Teacher pay overlooked in governor’s budget

Gov. Butch Otter’s budget proposal does not include a pay raise or bonuses for teachers — drawing criticism  from two longtime adversaries, Superintendent Tom Luna and the Idaho Education Association.

Otter did not recommend a decrease or an increase in teacher pay for 2014-15. He removed $21 million in one-time money from the 2013-14 budget: money districts could use for locally crafted merit pay plans and professional development, but his budget would keep $8.25 million in place for professional development.

Luna is categorizing that as a reduction in compensation.

“My only concern is that the governor’s budget proposes reducing overall teacher compensation in order to help schools pay the light bill. I cannot support that,” Luna said shortly after Otter’s State of the State address Monday. “I believe we have the funding and the plan to accomplish both, and I will fight to ensure we continue to improve teacher compensation this year and in the future.”

IEA president Penni Cyr agreed.

“Idaho educators are going to be disappointed that Gov. Otter has decided to kick the salary can down the road,” Cyr said. “Countless times over the past few years educators have been promised that when the economy recovered so, too, would their pocketbooks. The governor has missed the mark in not providing tangible recognition for teachers.”

During a news conference after the speech, Otter countered by saying there is “a lot of room for negotiation in there,” referring to the legislative and budgeting process that happens over the coming months.

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Teachers earning the minimum salary got a bump in pay last fall from $30,500 to $31,000. Other teachers got raises, too, when $11.3 million was devoted to “unfreezing” two years on the teacher salary schedule. Salaries are set at the local level.

Luna’s budget recommended spending $42.5 million to begin phasing in a career ladder teacher pay plan, as was recommended by Otter’s Task Force for Improving Education.  He assembled a committee to come up with the tiered teacher licensure plan that would be central to the salary ladder, but its rule-making work won’t be done in time for the 2014 session.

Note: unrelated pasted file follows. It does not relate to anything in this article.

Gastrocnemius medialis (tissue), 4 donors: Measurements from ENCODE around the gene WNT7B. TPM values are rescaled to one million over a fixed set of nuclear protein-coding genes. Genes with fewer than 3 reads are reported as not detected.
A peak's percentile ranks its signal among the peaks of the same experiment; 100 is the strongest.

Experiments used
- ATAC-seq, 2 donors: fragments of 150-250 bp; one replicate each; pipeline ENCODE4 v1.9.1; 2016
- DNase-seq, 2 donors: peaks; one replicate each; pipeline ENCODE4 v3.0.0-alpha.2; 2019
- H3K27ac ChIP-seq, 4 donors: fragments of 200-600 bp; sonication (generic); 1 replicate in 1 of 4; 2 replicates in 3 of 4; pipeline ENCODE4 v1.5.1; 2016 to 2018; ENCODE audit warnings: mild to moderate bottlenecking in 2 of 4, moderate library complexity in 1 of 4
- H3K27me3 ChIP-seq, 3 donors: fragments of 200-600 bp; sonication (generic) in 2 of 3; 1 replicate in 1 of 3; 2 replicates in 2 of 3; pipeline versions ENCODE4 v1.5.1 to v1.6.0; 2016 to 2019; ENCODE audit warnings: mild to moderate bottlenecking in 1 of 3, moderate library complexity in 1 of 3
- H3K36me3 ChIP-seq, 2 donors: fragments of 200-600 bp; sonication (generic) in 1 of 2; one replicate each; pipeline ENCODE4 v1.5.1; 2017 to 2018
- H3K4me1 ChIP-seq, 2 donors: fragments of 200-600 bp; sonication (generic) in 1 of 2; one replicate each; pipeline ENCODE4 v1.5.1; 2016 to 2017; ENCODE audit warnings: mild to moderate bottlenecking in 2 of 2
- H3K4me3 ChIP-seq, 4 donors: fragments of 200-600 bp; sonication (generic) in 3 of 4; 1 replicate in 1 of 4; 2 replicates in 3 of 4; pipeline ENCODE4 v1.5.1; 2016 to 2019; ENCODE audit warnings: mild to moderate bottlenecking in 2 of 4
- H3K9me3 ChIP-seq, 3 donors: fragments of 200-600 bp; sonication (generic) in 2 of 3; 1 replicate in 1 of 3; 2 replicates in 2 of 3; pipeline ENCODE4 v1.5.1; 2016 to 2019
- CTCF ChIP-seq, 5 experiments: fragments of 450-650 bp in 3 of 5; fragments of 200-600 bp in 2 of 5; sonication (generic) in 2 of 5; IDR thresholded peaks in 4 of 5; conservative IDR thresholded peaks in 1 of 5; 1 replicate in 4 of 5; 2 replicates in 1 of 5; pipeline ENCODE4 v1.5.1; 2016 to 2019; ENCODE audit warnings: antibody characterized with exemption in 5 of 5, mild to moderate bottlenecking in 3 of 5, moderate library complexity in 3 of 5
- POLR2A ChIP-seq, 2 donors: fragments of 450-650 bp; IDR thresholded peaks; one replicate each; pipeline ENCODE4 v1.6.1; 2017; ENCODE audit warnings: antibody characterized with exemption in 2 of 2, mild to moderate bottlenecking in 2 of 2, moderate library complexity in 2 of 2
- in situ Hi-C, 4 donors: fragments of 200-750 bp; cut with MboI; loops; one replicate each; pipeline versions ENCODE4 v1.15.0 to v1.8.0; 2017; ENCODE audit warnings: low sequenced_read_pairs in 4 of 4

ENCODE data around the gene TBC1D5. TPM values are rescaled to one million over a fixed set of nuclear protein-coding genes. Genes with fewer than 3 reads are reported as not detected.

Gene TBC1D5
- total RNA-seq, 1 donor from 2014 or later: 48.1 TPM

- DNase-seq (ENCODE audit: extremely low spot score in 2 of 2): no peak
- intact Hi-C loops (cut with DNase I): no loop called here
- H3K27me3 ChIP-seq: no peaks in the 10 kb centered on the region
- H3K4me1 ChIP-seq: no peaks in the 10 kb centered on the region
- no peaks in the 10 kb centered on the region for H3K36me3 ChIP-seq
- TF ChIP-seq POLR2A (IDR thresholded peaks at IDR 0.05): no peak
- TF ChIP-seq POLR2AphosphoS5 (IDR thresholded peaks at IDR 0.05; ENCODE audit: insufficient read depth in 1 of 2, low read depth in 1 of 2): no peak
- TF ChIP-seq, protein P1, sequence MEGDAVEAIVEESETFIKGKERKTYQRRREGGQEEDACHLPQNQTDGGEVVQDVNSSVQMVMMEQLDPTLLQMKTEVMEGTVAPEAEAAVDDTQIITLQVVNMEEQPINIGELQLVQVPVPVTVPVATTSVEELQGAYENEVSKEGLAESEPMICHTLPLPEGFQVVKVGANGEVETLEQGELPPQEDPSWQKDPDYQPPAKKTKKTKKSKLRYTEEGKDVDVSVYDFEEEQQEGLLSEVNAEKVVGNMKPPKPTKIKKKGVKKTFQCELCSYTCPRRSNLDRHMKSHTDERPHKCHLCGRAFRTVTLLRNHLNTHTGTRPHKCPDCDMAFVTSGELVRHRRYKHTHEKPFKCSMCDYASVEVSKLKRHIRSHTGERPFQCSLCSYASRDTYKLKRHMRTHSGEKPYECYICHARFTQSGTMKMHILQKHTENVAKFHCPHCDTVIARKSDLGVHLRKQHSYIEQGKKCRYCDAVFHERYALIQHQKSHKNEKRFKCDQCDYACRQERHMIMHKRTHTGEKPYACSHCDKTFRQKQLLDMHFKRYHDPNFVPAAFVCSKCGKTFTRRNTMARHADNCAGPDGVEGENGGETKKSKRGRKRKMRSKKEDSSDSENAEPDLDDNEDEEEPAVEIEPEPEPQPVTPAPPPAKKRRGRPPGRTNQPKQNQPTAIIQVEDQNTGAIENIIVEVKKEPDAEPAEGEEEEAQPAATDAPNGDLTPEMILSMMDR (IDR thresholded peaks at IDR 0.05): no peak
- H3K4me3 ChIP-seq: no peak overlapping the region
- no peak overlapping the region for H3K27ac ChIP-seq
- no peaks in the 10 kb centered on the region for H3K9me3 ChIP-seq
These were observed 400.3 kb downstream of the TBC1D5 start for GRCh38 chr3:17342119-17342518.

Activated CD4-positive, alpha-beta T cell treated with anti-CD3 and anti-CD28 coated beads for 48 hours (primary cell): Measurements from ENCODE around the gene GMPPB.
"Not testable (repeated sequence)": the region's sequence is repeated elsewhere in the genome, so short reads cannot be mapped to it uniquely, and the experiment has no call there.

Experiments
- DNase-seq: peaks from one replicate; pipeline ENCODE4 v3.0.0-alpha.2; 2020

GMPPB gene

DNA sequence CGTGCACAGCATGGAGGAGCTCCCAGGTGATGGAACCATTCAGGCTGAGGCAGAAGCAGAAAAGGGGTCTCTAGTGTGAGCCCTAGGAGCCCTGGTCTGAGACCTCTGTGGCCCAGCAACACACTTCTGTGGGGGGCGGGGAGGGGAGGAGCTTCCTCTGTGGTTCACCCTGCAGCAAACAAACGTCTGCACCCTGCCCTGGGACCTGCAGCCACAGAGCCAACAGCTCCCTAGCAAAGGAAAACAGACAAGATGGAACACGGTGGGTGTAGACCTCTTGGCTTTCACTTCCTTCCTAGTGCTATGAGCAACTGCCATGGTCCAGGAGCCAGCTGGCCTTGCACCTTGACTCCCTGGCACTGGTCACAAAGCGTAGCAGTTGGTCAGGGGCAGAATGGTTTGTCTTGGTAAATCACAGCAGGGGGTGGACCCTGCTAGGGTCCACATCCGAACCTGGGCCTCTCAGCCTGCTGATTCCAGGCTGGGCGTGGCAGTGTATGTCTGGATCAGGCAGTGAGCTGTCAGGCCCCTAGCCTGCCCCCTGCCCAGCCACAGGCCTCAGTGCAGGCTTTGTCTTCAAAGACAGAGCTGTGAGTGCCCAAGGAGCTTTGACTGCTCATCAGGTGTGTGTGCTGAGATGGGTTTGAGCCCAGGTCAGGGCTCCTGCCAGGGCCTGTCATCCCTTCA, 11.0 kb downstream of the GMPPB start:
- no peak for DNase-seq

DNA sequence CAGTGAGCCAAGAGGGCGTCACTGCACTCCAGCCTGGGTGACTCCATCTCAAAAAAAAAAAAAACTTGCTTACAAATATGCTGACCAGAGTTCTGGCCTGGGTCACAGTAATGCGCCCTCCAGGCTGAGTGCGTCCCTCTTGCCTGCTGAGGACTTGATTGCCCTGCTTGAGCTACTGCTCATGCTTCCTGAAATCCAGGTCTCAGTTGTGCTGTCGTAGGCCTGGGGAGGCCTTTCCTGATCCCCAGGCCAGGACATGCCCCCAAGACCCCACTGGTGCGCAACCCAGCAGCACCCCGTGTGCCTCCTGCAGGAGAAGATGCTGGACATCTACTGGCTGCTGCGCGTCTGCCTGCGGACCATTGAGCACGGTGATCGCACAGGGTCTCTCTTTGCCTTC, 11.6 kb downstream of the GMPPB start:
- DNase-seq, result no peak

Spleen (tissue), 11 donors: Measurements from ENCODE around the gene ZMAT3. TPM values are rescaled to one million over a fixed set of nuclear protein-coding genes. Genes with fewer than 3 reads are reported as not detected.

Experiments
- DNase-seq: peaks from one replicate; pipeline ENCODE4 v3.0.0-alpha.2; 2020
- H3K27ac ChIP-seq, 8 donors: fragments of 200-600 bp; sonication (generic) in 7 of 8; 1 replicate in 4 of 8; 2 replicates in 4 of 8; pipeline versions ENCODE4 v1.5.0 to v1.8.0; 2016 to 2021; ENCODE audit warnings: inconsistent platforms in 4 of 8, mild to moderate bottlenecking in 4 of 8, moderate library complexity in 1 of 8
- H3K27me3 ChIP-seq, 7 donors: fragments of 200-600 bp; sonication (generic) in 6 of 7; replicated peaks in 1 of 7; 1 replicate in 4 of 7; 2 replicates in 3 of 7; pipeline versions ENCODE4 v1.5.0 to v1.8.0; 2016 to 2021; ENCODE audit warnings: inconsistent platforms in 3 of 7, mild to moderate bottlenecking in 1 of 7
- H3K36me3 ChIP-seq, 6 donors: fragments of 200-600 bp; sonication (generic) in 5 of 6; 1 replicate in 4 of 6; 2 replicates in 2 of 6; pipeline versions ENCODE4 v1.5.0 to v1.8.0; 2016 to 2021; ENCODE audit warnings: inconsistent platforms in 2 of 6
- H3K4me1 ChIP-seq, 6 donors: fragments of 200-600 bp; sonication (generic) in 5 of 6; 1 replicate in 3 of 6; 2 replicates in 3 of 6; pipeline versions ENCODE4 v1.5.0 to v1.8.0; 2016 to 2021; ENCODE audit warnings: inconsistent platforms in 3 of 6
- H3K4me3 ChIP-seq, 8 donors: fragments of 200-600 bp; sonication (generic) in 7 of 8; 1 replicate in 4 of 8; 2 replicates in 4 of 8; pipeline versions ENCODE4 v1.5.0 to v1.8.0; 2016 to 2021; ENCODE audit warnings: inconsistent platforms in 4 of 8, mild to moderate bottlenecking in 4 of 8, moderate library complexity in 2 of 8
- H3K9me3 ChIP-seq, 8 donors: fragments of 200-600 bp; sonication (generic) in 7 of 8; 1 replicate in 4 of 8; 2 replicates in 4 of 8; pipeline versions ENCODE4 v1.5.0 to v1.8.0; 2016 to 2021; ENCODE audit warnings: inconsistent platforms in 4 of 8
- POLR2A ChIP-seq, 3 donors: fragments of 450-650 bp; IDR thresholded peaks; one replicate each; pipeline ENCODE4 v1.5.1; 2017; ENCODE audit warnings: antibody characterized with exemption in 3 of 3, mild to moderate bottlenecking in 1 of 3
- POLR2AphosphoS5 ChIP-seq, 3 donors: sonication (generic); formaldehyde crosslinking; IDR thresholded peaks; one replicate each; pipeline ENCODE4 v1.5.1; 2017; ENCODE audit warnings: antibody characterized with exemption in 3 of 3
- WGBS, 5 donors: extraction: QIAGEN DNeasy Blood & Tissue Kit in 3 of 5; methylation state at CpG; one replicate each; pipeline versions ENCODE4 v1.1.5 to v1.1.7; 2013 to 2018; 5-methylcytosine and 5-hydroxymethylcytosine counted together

The majority of the 20 task force recommendations were endorsed by the governor and that got praise from Luna and Cyr, who both served on the task force.

“I am pleased he made the implementation of our task force recommendations a priority,” Luna said.

Cyr said: “We commend Gov. Otter for convening the bipartisan task force and for his support of the recommendations.”

Otter, Luna and Cyr all voiced continued support for Idaho Core Standards. The standards, now in place in Idaho classrooms, have received criticism from some lawmakers and parent groups.

“Increased rigor through the Idaho Core Standards, improved technology in the classroom, local district autonomy and a restoration of operational funding are all crucial components in improving the quality of education in Idaho,” Cyr said. “The IEA applauds the growing realization that public education is the key to Idaho’s future prosperity, but education doesn’t happen without quality teachers, and that critical piece of the equation has been overlooked in Gov. Otter’s proposed budget.”

More reading from Gov. Otter’s State of the State:

• From Clark Corbin: a detailed look at Otter’s budget proposal.

• From Kevin Richert: an analysis of Otter’s budget balancing act.

Kevin Richert’s live blog from Otter’s state of the state address.

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